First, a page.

“It was challenging to work on because it was my first long-form project,” said Olifirova, who has worked on about 50 short films, including commercials and music promos.
An NFTS graduate, she won the British Society of Cinematographers’ Emerging Cinematographer Award for her work on the short film All of Me, directed by Daphne Schmon.
Nida Manzoor, the creator, writer and director of We Are Lady Parts had interviewed Olifirova for another project – which she didn’t end up working on – but remembered her. So, instead, she asked her to be the cinematographer on the Lady Parts pilot. When that was successful, she landed the series.
Good time-management was vital on a six-episode series such as We Are Lady Parts – “You could spend all day lighting or rehearsing,” she pointed out.
Cinematographers work closely with directors. “I always ask what they want first,” she explained. “I read the script, reflect on it and make notes. I also ask a lot of questions, including about the script. If, for example, the script says that someone feels anxious, I’ll think about how we can show it visually.”
Would she advise people to work for free when they are students? “No. I think it’s important to get paid when you are a trainee, otherwise people will take advantage of you. For passion projects, you can work for free, but always make sure they provide your travel expenses and your food.”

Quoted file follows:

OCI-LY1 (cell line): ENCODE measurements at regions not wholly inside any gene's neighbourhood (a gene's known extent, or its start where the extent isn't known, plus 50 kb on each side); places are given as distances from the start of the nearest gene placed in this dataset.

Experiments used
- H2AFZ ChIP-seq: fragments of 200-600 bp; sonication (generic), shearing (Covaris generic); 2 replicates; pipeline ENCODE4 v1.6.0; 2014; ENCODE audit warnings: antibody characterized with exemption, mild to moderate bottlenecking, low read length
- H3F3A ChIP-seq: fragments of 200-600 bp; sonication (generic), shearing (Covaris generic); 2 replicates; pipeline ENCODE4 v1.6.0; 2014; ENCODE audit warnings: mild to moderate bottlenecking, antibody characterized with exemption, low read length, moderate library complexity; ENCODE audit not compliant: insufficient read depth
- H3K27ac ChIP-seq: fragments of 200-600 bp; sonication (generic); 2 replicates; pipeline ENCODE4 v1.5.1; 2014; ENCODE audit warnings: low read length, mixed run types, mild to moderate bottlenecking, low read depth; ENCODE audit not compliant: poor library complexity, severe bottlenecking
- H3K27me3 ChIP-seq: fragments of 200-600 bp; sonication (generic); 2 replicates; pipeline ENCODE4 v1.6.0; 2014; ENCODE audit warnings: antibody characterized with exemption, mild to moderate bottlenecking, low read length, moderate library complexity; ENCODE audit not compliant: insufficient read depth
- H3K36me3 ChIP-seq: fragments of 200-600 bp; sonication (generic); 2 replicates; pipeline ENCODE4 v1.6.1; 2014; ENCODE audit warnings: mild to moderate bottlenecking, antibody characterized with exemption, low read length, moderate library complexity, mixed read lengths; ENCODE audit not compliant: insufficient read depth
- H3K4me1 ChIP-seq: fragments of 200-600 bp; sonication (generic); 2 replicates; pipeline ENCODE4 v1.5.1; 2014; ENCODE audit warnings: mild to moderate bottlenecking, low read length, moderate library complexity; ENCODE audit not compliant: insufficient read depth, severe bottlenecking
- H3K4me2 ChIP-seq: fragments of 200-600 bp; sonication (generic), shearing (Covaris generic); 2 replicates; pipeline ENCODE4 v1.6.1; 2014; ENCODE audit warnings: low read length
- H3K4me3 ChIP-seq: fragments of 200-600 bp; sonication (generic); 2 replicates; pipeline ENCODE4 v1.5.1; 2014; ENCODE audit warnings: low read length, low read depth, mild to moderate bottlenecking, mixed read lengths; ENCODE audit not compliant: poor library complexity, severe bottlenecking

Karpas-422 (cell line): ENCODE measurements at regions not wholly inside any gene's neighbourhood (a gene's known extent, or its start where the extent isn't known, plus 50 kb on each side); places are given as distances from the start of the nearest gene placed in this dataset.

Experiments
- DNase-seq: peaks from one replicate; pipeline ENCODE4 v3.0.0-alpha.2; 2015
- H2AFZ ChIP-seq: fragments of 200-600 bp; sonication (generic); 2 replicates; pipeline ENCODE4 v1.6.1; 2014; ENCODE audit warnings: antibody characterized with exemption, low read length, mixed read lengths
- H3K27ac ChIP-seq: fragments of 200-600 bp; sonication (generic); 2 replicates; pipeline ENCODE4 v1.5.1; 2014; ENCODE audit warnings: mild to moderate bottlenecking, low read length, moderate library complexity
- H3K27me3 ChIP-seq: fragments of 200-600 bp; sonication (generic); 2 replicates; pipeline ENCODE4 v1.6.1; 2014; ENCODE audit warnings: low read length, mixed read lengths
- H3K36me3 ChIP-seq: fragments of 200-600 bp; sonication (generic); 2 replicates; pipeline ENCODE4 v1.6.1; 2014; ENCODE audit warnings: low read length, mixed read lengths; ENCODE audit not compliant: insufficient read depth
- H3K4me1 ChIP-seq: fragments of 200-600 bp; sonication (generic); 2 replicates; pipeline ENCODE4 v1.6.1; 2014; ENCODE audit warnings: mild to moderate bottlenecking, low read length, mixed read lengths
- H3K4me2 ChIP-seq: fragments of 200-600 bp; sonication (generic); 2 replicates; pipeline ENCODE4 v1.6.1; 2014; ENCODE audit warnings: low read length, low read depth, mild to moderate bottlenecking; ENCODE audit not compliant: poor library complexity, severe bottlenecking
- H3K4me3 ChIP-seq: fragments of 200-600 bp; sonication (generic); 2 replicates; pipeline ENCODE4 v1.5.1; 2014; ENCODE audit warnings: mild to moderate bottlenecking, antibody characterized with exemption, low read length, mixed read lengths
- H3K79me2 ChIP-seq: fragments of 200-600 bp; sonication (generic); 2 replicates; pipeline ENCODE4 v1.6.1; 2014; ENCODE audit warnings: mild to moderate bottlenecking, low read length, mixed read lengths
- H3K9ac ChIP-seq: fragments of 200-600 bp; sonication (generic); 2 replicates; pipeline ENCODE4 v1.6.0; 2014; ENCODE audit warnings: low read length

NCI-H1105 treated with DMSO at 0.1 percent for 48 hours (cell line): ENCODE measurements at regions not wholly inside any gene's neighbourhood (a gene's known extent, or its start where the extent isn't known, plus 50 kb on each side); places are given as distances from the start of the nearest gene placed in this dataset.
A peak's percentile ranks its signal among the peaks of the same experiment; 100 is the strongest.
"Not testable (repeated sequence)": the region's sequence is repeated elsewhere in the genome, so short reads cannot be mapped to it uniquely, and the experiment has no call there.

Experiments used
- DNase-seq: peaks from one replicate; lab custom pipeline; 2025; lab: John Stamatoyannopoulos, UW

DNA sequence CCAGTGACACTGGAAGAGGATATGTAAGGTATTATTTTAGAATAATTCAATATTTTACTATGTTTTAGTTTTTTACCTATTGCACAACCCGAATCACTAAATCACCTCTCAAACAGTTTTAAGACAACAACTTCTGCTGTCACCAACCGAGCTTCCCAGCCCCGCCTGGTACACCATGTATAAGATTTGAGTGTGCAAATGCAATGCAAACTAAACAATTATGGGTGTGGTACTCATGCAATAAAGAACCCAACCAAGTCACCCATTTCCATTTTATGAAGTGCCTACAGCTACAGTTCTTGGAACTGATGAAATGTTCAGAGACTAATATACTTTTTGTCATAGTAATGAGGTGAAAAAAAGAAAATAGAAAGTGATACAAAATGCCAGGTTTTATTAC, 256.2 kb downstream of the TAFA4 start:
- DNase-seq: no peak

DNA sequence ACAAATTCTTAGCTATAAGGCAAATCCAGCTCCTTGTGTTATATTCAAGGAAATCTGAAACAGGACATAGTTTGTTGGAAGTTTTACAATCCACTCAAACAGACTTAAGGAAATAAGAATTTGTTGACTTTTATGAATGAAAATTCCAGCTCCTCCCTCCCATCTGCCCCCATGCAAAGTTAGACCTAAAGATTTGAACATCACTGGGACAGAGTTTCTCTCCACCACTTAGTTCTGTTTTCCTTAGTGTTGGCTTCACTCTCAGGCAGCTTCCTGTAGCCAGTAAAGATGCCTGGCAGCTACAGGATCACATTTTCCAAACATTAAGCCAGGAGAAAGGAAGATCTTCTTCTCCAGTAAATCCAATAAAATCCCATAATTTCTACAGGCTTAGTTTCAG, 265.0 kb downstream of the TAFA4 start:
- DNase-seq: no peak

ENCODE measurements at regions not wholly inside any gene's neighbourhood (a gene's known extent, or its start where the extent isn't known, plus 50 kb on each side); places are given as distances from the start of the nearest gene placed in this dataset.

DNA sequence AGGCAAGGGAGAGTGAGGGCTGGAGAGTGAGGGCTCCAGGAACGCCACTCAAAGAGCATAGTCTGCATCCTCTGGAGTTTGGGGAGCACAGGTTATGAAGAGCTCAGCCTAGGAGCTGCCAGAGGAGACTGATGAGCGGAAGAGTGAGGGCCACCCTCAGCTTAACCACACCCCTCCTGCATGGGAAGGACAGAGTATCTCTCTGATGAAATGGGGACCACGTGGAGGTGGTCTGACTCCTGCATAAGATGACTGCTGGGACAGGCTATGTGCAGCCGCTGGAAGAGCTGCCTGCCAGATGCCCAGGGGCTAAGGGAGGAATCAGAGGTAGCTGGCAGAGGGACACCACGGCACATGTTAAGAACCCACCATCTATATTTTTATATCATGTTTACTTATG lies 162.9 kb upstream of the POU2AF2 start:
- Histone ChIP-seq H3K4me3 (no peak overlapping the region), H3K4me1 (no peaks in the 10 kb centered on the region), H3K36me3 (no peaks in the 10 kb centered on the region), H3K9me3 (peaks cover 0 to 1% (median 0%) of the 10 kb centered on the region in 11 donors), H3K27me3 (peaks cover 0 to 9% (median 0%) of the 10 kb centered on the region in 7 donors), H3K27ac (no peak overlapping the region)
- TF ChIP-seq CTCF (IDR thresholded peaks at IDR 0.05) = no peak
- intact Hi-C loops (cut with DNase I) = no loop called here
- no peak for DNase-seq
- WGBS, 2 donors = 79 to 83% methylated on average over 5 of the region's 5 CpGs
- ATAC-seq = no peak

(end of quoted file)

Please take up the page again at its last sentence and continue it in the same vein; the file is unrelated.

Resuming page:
It was also important to overcome any shyness and build strong networks in the TV and film business: “I never felt comfortable introducing myself – I had to force it but, to get on, you’ve got to do it.”
Nick Fry, head of audio at Soho facility The Farm, gave the sound masterclass. Sound in television, he said, “tells half the story” and is “often overlooked”, but added: “With the advent of Dolby Home Atmos and new audio formats, people are appreciating it a lot more and understanding that it really makes a big difference to the overall programme.”
Fry is a two-time winner of an RTS Craft & Design Award, for the sound on BBC Four documentary The Last Igloo, which tells the story of a disappearing way of life in the Arctic, and for Netflix factual series Formula 1: Drive to Survive.
The Last Igloo soundtrack uses natural sounds captured by a recordist on location, rather than stock sound effects and Foley (post-production) work. Fry explained: “[We were] trying to make the sound as authentic as possible, to do justice to the programme and subject.… I’m very proud of that work – it’s magical – the sound is really crisp and clean.”